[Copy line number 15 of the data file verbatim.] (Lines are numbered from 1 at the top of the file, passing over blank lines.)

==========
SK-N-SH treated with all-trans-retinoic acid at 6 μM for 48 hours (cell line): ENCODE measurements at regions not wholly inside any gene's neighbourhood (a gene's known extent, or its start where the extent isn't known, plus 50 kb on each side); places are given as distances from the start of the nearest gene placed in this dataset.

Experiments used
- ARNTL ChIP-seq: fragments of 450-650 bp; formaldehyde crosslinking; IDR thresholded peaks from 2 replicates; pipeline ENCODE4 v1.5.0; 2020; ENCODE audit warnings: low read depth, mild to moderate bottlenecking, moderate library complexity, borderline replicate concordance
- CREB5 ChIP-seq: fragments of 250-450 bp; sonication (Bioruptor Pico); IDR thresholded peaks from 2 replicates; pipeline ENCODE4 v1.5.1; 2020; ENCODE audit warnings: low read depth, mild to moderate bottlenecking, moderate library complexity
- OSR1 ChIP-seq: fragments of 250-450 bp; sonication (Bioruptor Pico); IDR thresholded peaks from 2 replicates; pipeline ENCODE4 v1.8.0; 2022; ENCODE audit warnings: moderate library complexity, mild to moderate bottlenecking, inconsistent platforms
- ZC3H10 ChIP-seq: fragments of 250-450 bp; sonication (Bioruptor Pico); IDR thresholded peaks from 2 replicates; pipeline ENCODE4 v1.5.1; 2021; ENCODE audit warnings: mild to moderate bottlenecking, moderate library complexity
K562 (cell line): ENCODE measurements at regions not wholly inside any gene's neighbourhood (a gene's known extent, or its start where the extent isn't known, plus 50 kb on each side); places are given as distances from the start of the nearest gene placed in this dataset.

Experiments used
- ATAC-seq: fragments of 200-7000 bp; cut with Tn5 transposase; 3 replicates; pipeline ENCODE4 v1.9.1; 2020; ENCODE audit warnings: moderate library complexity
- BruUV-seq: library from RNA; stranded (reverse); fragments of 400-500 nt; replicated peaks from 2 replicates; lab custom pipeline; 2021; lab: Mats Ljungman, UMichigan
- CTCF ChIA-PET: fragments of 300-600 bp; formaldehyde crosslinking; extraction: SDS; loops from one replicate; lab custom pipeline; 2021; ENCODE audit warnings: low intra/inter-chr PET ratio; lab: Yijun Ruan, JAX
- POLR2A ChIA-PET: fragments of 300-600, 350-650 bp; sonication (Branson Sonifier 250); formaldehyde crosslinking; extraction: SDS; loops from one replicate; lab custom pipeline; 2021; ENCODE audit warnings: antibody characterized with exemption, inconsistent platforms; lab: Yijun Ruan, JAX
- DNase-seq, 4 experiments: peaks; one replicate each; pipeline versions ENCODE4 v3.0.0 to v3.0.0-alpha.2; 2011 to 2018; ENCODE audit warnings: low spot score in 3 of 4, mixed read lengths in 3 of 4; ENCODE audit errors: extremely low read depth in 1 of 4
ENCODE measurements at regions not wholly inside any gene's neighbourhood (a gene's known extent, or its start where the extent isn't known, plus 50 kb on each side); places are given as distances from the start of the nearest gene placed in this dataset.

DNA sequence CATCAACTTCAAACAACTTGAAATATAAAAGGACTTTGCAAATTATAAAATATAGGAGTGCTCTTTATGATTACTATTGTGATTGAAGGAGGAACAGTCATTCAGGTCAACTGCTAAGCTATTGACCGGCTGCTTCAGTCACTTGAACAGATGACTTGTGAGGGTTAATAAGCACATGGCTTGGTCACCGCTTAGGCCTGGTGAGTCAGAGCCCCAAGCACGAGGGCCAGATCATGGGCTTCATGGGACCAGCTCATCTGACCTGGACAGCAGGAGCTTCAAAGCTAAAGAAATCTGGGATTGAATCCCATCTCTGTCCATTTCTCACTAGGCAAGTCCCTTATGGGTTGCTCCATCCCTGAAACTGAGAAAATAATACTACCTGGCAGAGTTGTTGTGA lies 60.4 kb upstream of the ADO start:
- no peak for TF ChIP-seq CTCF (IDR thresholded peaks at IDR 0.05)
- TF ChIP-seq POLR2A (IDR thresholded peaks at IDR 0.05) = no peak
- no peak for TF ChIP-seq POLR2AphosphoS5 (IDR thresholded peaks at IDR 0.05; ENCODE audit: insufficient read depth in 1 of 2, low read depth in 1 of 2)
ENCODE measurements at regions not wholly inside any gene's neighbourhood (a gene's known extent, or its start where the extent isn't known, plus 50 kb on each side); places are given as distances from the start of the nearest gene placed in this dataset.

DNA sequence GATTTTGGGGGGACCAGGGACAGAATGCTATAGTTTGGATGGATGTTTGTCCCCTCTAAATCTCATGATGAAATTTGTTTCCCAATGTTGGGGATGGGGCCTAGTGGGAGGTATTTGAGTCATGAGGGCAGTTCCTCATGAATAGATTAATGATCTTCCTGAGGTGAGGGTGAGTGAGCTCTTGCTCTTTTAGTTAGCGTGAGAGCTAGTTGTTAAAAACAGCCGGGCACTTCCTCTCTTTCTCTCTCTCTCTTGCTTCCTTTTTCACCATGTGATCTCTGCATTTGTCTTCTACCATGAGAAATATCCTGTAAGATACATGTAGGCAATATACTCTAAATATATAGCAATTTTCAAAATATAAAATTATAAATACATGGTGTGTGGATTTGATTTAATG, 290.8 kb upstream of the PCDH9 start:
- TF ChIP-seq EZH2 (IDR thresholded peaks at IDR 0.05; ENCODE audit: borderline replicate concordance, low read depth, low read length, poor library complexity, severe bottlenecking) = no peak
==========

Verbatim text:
DNA sequence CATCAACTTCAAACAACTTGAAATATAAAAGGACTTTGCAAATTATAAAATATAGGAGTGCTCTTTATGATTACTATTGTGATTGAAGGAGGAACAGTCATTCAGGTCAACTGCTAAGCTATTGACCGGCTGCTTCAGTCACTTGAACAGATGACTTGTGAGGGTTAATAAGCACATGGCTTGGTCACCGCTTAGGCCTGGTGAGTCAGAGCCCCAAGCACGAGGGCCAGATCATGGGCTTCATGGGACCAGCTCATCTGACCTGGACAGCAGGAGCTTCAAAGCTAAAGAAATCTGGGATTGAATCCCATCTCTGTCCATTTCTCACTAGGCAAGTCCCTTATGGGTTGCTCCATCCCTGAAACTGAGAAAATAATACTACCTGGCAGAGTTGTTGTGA lies 60.4 kb upstream of the ADO start: